Coolants should be changed every two years because the corrosion inhibitors that they contain, deplete and become ineffective. The resulting circulating corrosion products are particularly abrasive to water pump seals and the low activity levels of old inhibitors can allow pitting of aluminum radiator surfaces and general corrosion of metals in contact with the coolant.
If you test the coolant for alkalinity, you could be assured it's still safe.
I just had the coolant tested in my 7 year old car (99,000 miles) and it was still good. But I knew the history. It's long term coolant.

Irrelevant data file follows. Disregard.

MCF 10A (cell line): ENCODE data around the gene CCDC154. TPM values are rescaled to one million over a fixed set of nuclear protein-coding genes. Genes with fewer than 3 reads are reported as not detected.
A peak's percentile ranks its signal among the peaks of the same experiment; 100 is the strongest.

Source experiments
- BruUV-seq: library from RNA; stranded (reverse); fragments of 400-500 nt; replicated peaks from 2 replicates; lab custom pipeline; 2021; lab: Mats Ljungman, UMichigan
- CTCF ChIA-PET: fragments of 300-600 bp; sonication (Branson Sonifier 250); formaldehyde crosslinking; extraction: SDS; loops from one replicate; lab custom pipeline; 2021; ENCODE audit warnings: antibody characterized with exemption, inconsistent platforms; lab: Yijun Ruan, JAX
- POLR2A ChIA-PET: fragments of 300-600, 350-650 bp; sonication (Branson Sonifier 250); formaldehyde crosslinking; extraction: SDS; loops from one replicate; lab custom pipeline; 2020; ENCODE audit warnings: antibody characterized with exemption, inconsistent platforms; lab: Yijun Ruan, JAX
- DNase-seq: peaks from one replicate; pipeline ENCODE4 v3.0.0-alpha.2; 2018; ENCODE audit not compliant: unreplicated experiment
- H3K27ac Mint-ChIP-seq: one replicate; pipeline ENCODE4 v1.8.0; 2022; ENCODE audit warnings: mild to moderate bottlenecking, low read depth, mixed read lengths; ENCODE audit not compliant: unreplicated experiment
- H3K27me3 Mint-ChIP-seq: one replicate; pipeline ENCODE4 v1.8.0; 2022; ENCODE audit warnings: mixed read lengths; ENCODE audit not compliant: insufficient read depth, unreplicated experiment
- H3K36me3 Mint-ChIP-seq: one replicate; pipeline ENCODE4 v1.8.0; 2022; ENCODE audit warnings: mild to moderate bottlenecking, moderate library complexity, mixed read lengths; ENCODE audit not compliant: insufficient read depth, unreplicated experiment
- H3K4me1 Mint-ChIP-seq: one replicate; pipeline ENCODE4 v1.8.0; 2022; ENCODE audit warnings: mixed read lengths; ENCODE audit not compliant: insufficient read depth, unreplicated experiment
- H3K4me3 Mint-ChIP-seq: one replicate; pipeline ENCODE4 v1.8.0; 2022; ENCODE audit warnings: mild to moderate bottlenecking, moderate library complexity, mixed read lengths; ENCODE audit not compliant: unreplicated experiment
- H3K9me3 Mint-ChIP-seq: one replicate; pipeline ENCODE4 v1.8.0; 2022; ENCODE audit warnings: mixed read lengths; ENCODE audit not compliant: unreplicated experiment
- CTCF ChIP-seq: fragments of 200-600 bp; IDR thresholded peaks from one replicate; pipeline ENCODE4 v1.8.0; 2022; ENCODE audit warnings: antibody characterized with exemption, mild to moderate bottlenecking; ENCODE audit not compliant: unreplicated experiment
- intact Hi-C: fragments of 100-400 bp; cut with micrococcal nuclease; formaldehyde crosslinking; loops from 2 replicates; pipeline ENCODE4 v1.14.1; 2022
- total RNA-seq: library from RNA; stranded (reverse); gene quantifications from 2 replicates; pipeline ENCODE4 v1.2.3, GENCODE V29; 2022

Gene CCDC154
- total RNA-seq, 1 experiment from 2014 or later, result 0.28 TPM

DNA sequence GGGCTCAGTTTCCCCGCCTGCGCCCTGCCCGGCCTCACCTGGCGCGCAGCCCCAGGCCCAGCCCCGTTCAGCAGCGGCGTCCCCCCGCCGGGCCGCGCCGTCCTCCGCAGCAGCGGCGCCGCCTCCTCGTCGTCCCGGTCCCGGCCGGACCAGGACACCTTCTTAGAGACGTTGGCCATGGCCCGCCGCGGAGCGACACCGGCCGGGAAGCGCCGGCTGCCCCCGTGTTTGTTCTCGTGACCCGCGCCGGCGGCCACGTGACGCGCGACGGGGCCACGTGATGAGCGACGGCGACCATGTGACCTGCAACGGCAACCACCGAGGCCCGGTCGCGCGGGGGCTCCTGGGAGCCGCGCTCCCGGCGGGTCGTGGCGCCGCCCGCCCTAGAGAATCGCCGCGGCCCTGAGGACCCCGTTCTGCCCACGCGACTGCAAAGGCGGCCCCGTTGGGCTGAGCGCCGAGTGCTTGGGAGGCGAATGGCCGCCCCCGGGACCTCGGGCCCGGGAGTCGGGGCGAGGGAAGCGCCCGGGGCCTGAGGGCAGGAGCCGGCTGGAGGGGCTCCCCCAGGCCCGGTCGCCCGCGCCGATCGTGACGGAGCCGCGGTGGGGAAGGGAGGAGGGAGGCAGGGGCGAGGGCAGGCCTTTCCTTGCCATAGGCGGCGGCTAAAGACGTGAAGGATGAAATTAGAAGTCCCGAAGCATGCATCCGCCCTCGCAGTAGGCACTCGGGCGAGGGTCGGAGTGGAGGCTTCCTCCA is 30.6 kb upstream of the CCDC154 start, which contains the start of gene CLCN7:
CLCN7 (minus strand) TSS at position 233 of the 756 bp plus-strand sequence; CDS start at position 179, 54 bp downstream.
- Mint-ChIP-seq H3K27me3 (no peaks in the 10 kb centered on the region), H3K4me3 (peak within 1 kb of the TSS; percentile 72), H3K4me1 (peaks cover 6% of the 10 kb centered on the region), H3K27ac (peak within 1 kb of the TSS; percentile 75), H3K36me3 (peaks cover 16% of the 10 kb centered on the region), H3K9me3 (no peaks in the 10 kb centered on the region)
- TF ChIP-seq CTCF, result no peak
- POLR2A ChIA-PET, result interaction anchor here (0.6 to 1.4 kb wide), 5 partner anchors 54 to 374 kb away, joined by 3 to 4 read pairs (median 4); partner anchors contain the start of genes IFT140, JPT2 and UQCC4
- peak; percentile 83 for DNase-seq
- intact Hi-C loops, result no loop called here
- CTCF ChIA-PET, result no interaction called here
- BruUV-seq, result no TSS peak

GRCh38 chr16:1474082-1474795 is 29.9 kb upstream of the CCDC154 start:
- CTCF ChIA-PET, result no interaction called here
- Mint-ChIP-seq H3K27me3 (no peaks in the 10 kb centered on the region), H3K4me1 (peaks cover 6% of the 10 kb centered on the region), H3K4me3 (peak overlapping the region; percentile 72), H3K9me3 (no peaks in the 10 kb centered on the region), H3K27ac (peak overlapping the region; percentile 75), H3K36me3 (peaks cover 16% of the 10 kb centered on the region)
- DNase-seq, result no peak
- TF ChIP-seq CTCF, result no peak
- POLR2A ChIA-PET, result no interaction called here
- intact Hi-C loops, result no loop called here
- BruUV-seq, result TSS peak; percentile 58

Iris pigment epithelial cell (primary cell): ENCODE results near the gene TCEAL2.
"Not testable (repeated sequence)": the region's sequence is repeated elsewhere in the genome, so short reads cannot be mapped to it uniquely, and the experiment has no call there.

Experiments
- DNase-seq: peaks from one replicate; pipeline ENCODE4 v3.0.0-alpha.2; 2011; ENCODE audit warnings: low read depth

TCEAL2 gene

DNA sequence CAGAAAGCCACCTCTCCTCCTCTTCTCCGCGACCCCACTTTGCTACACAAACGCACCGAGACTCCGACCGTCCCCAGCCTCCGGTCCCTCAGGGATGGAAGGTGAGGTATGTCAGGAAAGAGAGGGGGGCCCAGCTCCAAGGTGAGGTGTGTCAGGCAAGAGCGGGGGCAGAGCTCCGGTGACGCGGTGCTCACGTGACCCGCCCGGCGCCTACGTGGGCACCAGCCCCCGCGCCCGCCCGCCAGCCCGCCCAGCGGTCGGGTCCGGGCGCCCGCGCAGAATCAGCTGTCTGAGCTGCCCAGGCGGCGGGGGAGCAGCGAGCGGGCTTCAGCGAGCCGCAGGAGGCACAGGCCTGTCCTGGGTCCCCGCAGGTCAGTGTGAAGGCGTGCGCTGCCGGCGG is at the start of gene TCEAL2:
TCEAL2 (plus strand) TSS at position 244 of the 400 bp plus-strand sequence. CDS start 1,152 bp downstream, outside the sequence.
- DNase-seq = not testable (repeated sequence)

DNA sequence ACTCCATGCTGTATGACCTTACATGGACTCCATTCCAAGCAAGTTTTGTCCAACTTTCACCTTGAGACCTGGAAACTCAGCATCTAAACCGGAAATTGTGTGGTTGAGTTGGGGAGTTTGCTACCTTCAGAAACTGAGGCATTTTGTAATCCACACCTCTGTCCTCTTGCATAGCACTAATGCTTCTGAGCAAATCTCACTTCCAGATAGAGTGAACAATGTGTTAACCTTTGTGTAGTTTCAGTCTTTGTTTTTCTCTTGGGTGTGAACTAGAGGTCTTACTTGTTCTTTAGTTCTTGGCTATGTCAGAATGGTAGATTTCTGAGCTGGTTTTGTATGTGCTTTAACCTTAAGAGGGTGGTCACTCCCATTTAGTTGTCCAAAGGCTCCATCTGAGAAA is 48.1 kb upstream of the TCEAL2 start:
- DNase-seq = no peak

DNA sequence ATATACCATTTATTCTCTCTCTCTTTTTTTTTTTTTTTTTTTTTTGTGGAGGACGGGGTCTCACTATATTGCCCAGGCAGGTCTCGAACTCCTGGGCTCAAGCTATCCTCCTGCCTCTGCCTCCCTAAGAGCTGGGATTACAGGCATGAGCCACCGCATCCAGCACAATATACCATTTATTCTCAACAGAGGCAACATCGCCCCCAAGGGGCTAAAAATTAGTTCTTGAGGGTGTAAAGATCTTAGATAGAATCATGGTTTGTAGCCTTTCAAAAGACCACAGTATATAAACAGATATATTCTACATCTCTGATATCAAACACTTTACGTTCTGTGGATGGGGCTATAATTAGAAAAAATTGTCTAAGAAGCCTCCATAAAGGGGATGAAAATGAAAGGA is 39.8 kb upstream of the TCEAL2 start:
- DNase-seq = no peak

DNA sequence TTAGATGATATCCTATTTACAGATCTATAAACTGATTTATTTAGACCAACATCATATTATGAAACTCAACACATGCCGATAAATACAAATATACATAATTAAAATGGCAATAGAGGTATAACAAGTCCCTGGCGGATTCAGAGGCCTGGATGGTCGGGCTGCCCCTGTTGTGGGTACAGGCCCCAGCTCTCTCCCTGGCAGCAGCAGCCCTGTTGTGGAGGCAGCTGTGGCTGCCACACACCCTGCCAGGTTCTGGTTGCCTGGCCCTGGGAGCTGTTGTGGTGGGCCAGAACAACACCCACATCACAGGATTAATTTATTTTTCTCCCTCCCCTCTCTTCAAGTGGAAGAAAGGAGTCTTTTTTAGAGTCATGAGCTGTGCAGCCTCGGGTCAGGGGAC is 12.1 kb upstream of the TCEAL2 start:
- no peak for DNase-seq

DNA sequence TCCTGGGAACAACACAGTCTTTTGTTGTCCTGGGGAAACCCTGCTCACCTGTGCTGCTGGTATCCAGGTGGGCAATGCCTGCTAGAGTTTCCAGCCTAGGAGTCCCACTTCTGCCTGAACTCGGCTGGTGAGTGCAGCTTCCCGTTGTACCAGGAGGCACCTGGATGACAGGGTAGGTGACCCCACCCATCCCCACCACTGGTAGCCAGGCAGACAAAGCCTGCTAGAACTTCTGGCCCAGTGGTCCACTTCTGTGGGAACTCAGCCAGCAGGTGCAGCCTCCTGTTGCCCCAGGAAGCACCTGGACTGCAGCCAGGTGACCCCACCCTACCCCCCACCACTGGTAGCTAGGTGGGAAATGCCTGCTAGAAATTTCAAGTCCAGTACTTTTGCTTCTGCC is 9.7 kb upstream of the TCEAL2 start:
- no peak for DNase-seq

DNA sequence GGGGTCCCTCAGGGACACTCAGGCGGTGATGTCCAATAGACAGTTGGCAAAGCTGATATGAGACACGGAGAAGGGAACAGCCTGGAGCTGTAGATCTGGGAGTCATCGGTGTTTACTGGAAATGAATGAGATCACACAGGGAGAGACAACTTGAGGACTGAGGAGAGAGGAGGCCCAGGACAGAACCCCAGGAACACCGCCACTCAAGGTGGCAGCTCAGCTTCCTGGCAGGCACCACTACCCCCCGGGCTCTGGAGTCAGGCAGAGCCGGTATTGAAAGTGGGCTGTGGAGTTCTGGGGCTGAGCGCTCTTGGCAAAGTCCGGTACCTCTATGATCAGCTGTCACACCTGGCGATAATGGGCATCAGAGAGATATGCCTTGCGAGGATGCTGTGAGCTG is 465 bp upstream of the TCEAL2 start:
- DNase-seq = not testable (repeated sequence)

You can get a test strip to check the ph from an auto parts store, if you know what kind of coolant is in your bike. Or you can test the alkalinity of the coolant with a multimeter.
Put the meter on a low DC voltage scale. Put the + probe on the battery negative post and the - probe into the cool radiator filler opening, under the coolant level, but not touching any metal. (I could have the polarities backwards, but it doesn't matter.)
An good reading is .1 volts or less. Anything above .3 to .4 volts is time to flush and renew the coolant.
But to be truthful, our bikes hold so little coolant that it's not worth messing around with. Dump it and replace it.